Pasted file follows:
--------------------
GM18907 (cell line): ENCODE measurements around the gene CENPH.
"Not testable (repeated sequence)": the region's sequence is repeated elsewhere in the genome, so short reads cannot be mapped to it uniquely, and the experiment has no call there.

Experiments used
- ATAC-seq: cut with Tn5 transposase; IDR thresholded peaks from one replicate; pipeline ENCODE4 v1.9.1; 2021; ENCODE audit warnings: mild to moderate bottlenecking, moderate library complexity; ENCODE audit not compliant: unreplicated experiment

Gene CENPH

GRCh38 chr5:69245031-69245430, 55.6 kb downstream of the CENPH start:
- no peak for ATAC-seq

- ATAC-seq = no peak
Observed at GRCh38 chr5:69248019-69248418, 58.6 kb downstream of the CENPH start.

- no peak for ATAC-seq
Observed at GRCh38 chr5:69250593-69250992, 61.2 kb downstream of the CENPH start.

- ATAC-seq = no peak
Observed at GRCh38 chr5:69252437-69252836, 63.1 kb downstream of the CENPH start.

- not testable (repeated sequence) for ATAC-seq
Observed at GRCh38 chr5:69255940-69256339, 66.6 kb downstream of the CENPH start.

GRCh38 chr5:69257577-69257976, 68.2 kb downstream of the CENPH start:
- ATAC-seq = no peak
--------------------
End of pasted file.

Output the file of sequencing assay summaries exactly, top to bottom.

GM18907 (cell line): ENCODE measurements around the gene CENPH.
"Not testable (repeated sequence)": the region's sequence is repeated elsewhere in the genome, so short reads cannot be mapped to it uniquely, and the experiment has no call there.

Experiments used
- ATAC-seq: cut with Tn5 transposase; IDR thresholded peaks from one replicate; pipeline ENCODE4 v1.9.1; 2021; ENCODE audit warnings: mild to moderate bottlenecking, moderate library complexity; ENCODE audit not compliant: unreplicated experiment

Gene CENPH

GRCh38 chr5:69245031-69245430, 55.6 kb downstream of the CENPH start:
- no peak for ATAC-seq

- ATAC-seq = no peak
Observed at GRCh38 chr5:69248019-69248418, 58.6 kb downstream of the CENPH start.

- no peak for ATAC-seq
Observed at GRCh38 chr5:69250593-69250992, 61.2 kb downstream of the CENPH start.

- ATAC-seq = no peak
Observed at GRCh38 chr5:69252437-69252836, 63.1 kb downstream of the CENPH start.

- not testable (repeated sequence) for ATAC-seq
Observed at GRCh38 chr5:69255940-69256339, 66.6 kb downstream of the CENPH start.

GRCh38 chr5:69257577-69257976, 68.2 kb downstream of the CENPH start:
- ATAC-seq = no peak